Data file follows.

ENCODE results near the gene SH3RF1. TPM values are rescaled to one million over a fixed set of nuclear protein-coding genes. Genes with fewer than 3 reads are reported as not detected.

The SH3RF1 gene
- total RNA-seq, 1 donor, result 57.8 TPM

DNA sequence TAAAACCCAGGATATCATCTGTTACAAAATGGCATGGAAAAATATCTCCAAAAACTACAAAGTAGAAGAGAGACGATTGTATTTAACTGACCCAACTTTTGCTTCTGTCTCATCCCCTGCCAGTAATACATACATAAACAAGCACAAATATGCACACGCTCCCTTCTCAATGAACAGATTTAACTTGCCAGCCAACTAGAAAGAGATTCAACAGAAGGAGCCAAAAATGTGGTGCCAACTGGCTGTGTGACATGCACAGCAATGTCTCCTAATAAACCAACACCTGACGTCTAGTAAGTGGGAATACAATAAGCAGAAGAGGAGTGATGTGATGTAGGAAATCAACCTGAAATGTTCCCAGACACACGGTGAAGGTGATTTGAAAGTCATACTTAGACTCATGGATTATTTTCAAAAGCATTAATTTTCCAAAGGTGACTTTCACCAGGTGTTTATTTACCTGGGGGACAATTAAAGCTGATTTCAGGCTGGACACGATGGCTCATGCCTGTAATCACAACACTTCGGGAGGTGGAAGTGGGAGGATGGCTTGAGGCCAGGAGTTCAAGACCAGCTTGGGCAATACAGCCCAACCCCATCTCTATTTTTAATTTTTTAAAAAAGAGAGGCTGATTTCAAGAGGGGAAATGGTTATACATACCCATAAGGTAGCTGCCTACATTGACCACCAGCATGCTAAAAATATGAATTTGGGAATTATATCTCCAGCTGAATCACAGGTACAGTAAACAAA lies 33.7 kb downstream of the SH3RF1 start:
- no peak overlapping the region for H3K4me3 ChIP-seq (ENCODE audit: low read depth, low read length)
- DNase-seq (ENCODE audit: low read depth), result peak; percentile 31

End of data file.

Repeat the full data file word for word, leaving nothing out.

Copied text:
ENCODE results near the gene SH3RF1. TPM values are rescaled to one million over a fixed set of nuclear protein-coding genes. Genes with fewer than 3 reads are reported as not detected.

The SH3RF1 gene
- total RNA-seq, 1 donor, result 57.8 TPM

DNA sequence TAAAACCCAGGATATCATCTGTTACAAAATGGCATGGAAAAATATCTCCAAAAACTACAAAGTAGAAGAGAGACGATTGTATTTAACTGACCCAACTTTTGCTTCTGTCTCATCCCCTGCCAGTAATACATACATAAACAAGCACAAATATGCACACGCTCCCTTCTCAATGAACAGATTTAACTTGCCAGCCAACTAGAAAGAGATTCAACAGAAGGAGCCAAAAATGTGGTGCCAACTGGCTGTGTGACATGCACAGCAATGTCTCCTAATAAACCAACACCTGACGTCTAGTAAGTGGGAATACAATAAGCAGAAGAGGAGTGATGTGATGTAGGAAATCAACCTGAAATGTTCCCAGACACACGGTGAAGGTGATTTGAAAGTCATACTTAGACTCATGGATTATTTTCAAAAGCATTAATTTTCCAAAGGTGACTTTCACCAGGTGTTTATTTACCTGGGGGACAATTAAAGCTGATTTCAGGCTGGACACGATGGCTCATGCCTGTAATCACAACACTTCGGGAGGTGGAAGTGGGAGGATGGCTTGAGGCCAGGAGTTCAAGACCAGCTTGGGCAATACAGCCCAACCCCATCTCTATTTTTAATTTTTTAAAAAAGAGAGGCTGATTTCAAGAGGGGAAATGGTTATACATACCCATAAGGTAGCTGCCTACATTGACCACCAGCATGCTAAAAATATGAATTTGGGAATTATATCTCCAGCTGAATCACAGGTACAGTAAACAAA lies 33.7 kb downstream of the SH3RF1 start:
- no peak overlapping the region for H3K4me3 ChIP-seq (ENCODE audit: low read depth, low read length)
- DNase-seq (ENCODE audit: low read depth), result peak; percentile 31